Sunday, July 30, 2006

One Voice Is Being Heard

I was getting a haircut last night in a barbershop with lots of talkative people, who also happened to be watching a popular tv singing contest (Pinoy Superstars). Turns out, one of the barbers and a manicurist struggling with an ingrown toenail had actually tried out for the show. But when a paid advertisement from the newly organized movement called ONE VOICE came on, there was a noticeable hush and everyone seemed to realize a serious message was being relayed. After the ad, there were murmurs and remarks about "chacha" and I was curious what they thought it all meant. Turns out, barbers and manicurists can be quite philosophical in their views and narratives ("kwentong barbero"). These ranged from the expected skepticism about ALL political messages nowadays, to one particularly insightful comment by the manicurist that chacha means "Hindi na tayo boboto para sa Presidente, sila sila na lang! Eh ano, wala na akong paki diyan!" And the talk immediately turned to relative singing skills and comparative looks of Jenalyn and Katrina.

But the remark struck me. The lady manicurist understands the practical meaning of a shift to the Parliamentary system: that it will take away from the electorate their ability to vote directly for national leaders (Senate and President) and will only be voting for their local government officials--a dicey and dangerous position if you happen to oppose the local warlords and political dynasties that cover the Archipelago. I am convinced this is the very powerful message that will derail the chacha choochoo train of the Singaw ng Bayan movement being funded and pushed by the Palace: GMA's chacha is a sinister plan to take away their vote and give it all to Jose de Venecia and his moral dwarves. One Voice is being heard!

I had attended the One Voice orientation seminar at the Ateneo de Manila University Saturday morning and got to chat with and interview some of its convenors.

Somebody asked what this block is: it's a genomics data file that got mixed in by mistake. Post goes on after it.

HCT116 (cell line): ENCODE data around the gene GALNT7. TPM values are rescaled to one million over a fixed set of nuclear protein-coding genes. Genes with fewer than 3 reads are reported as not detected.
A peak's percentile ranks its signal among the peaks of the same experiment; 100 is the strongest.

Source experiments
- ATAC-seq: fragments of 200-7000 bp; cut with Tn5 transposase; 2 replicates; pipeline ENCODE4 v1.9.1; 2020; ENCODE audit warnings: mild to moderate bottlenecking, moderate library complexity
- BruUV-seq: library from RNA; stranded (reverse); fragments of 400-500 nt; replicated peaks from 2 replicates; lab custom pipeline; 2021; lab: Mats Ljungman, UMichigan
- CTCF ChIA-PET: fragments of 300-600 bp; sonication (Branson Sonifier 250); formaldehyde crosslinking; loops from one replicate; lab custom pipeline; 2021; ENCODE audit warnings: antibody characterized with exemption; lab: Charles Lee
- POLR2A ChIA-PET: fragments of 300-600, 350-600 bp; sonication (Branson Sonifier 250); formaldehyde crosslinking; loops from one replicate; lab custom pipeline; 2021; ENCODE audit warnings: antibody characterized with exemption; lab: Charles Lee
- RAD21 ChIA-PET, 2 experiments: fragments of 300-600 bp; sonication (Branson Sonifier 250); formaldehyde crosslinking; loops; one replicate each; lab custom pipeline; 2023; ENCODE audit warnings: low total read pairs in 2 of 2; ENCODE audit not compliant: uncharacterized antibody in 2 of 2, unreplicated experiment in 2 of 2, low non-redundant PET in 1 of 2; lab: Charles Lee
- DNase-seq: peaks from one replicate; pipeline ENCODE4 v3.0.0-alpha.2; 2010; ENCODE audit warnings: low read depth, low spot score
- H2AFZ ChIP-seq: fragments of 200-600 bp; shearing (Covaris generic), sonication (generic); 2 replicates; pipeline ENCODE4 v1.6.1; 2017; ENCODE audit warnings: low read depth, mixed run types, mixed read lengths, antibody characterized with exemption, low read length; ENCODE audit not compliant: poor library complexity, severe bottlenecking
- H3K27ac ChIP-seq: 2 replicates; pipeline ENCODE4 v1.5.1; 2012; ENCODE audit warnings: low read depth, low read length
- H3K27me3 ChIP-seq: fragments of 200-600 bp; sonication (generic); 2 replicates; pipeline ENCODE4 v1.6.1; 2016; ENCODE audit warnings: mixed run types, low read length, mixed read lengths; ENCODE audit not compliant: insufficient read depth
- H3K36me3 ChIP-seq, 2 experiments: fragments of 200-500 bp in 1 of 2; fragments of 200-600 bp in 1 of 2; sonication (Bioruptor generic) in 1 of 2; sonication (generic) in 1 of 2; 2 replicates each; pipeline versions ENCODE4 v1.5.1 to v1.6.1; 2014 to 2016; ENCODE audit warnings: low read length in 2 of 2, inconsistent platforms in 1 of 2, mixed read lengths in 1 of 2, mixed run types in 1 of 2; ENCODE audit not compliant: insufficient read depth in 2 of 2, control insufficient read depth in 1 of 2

CHRISTIAN MONSOD, former Comelec Chair and nominal leader of the organization, led the presentation which was attended by about 200 people. His message in the first One Voice ad, sums up the movement's important objective: We must restore the people's faith and confidence in democracy." In a Palace counter-attack on the group's apparently effective first advertisements, Singaw ng Bayan and Rep. Judy Antonino have accused the group as "elitist" and that One Voice has P252 million in ad money. Mr. Monsod disputed the figure, but revealed that "businessmen concerned about growing authoritarianism" have generously donated the money for the ads, on condition of anonymity.

MLQ3 ("The Explainer") was present and leads the speakers lineup in the coming national campaign to explain the chacha and to get the vote out. I predict that school campuses, with its vast numbers of young unregistered but eligible voters, will be a major arena in which One Voice will make big difference. It is a statistical fact that students and youth often have strong opinions about things, but they don't bother to vote. A strong registration campaign is an effective, yet truly nonpartisan method of mobilizing larger numbers of citizens to participate in the electoral process. And to help restore faith and confidence in democracy by alerting the people to the power of their numbers and their ballots.

RAUL CONCEPCION was present at the affair and I had a remarkable conversation with him about ELECTORAL REFORM. I only wish our friend Postigo Luna of ComelecAko were there too. Mr. Concepcion strongly backs the idea of VERIFIABILITY OF PRECINCT RESULTS that we've been discussing here. And he agrees, any new law should enforce the mandate upon Comelec to publish those results in newspapers or online throughout the canvassing period. (He was even more passionate about this idea than I was). We also exchanged views on the role of automation and the need to reduce or eliminate that durn multi-stage canvass during which the Garcis of this sad archipelago do their dirty work. Btw folks, please check out and contribute to the wiki that Postigo Luna has put up: Botante Ako!